That night I bathed in luxury in Hibi Scrub heaven. If I ever have to have another operation involving Hibi scrub on the NHS I would certainly purchase top up supplies – not the most important thing in life but the little things do make a difference.

Monday afternoon I worked in Dress Code and set up a window to last the duration where funky alternative items could be swapped over for other ones quite easily until I returned. Pats came in, my favourite ab fab buddy and we had a bit of a laugh. She forgot her phone so her other half came in to pick it up and his little eyes were far more full of terror for me.

I went home and had a final steak / iron rich dinner.

Tuesday I did my few hours at the ebay emporium and said goodbyes to the guys in Pegasus. The owner of the shop next door (who only knows me as Oxford) was kind of trying to spark up a conversation but to be honest I was all out. I had told a lot of people but sometimes I just didn’t have the energy to go through the whole conversation again. It was actually nice to meet people who didn’t know and you could just have a normal conversation with them. He asked what I was up to and all I could say was ‘prepping’. No other explanation. I could tell he thought this was a bit lame but after the operation I could probably be more upbeat about the whole thing.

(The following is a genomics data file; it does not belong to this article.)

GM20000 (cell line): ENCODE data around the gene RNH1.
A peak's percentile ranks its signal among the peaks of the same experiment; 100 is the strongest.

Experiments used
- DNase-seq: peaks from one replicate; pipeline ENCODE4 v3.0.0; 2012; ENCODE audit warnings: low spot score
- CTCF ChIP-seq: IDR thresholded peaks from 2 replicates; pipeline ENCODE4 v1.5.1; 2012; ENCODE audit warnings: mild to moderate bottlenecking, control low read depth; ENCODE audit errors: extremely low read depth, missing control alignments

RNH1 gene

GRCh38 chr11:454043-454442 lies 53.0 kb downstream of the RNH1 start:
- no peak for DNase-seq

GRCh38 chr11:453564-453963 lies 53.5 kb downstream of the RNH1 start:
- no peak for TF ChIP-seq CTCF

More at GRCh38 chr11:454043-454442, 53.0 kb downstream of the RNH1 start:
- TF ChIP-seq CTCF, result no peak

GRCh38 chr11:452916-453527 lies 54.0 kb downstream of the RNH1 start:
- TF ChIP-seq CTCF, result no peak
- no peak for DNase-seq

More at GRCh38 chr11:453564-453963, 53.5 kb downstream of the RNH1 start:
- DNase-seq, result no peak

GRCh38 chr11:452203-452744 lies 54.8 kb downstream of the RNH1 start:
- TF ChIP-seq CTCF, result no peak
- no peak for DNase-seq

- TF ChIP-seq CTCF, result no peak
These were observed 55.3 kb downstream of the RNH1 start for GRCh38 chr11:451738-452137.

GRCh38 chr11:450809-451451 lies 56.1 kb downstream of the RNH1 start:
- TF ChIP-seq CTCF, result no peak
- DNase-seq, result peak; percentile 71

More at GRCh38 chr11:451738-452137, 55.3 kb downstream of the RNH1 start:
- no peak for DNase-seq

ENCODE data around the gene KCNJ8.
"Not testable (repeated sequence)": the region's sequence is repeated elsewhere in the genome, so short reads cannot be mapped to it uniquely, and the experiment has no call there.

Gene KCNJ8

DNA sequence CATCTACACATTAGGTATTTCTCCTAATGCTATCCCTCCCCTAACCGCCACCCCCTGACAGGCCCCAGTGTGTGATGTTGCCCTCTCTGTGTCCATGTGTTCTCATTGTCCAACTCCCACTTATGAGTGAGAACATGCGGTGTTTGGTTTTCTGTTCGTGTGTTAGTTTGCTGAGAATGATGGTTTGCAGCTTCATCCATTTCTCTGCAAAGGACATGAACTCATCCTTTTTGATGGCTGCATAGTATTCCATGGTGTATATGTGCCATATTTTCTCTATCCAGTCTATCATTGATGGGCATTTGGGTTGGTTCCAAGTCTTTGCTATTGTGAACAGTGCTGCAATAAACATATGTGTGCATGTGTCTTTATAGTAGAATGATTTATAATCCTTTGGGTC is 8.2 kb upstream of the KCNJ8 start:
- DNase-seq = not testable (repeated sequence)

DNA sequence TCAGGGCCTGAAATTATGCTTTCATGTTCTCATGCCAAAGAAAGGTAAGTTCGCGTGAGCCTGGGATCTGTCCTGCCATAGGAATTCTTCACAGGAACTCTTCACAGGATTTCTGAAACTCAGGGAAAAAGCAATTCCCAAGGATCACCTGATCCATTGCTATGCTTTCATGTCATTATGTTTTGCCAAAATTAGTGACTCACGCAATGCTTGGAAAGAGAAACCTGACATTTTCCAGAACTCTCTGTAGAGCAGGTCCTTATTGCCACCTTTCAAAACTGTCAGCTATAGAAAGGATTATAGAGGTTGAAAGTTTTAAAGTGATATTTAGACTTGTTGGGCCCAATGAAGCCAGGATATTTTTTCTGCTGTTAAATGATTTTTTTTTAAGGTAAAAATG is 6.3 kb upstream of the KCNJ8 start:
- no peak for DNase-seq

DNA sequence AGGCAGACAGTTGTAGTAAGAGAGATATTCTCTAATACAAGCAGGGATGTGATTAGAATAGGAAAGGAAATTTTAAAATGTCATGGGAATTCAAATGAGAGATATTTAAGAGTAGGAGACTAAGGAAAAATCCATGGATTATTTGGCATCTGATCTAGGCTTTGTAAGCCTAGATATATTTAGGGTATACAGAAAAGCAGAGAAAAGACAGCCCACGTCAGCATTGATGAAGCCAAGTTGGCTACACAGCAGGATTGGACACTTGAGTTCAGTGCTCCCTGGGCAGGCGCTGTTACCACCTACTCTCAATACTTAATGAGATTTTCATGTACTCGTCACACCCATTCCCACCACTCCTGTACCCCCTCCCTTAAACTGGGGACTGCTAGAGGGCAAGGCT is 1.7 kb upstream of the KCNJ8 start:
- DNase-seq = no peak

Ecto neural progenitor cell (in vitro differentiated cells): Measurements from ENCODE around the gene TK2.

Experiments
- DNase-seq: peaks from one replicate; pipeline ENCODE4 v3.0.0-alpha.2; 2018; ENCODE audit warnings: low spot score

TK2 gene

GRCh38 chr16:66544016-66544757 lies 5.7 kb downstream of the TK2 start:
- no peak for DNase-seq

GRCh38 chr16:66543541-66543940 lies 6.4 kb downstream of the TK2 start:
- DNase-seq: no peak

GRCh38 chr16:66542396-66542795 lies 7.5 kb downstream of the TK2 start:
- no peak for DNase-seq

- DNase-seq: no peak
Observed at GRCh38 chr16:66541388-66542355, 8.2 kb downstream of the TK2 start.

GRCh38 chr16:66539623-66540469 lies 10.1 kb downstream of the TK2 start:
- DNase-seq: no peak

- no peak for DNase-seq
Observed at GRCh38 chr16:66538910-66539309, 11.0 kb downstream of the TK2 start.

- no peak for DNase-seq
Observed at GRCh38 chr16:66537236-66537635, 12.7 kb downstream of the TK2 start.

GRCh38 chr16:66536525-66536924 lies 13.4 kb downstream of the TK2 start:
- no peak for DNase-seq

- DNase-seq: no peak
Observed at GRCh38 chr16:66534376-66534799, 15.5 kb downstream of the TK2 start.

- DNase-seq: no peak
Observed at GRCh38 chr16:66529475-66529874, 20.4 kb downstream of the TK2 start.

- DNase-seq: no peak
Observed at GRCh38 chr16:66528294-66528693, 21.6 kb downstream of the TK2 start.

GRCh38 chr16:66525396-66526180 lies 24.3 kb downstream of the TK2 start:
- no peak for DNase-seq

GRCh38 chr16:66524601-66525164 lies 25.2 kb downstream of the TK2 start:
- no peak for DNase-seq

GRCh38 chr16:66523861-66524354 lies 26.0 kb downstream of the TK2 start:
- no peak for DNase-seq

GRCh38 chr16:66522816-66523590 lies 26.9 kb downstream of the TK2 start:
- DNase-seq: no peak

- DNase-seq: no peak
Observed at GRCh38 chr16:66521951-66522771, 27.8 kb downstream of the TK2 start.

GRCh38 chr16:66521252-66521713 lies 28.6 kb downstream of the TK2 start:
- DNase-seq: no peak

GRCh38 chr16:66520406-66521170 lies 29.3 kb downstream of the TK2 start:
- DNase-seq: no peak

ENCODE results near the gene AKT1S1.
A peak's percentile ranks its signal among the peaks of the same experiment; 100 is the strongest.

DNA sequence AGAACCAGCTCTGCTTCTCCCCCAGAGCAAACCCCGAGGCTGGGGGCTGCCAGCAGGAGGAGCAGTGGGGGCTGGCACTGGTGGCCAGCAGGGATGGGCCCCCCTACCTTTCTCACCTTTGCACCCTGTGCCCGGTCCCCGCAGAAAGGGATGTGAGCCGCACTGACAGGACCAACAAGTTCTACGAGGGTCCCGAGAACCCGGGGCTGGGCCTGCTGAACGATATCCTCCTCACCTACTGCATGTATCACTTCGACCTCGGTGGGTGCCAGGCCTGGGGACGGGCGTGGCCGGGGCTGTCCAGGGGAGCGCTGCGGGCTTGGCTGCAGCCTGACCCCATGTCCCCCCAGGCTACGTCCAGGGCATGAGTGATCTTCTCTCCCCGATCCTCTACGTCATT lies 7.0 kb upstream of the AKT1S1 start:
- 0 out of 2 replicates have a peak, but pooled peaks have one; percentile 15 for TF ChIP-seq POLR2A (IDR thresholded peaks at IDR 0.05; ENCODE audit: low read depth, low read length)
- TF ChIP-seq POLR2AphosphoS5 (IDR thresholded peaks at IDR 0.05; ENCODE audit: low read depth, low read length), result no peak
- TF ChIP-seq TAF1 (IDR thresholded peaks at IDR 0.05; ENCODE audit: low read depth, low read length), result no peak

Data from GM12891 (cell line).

That afternoon, I was going into town to meet Nikki after work at about 3.30. I’d asked what her Dads favourite drink had been and we’d sup one of those in his honour. She’d said good lord no, it was vodka and red wine but that he’d also been partial to a pint of Guinness. Well that’s full of iron surely and seemed like a more plausible pre operation day tipple so we set off to Portsmouth’s Irish bar Shenanigans – well, might as well be stylish about these things. It was a bloody good pint of Guinness if I’m honest. Not something I generally quaff but when my brother lived in Dublin for a spell we’d visited and supped good fresh fruity Guinness and Portsmouth’s version was pretty up there. We then headed to Albert Road for a final half of Amstel. We’d just arrived when Nikki’s other half caught up with us – he always liked to join in a drinking social and was quite mortified when I said right, I’m off, I’ve got an operation tomorrow. He seemed to think he’d be in the pub all night if it was him, which did seem like a good alternative but I was heading home for Bassalot love, eggs, bacon and beans and my last night at home for a while.


Join me in hospital next week – well metaphorically speaking, for chapter #9 Wait For the Blackout… see you here at ten past six on Monday  14th October xx